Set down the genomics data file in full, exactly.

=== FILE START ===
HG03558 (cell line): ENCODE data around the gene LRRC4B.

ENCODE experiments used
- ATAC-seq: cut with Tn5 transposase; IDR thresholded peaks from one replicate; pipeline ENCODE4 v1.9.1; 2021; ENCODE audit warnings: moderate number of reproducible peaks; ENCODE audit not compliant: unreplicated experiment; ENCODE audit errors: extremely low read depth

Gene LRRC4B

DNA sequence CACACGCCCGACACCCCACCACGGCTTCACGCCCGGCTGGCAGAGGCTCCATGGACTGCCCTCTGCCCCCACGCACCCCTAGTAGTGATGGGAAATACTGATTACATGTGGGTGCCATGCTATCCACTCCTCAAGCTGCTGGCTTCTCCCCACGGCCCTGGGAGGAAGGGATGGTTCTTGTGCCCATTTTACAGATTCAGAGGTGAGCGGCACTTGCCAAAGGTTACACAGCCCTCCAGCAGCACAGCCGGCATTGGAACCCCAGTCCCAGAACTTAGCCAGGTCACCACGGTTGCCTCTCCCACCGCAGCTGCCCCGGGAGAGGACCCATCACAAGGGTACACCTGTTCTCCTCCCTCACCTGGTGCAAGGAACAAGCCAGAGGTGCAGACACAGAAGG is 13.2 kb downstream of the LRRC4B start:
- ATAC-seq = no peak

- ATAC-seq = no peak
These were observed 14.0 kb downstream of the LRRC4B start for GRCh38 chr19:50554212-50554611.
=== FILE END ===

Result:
HG03558 (cell line): ENCODE data around the gene LRRC4B.

ENCODE experiments used
- ATAC-seq: cut with Tn5 transposase; IDR thresholded peaks from one replicate; pipeline ENCODE4 v1.9.1; 2021; ENCODE audit warnings: moderate number of reproducible peaks; ENCODE audit not compliant: unreplicated experiment; ENCODE audit errors: extremely low read depth

Gene LRRC4B

DNA sequence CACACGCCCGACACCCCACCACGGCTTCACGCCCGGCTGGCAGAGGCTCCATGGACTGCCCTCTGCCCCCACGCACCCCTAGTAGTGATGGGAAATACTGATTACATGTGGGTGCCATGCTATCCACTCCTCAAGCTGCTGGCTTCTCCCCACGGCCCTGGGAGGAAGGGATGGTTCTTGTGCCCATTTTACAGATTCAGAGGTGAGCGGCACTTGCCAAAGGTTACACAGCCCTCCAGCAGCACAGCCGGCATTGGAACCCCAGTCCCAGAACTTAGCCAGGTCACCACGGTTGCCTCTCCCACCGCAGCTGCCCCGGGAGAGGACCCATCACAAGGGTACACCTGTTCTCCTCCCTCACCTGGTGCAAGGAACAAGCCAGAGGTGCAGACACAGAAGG is 13.2 kb downstream of the LRRC4B start:
- ATAC-seq = no peak

- ATAC-seq = no peak
These were observed 14.0 kb downstream of the LRRC4B start for GRCh38 chr19:50554212-50554611.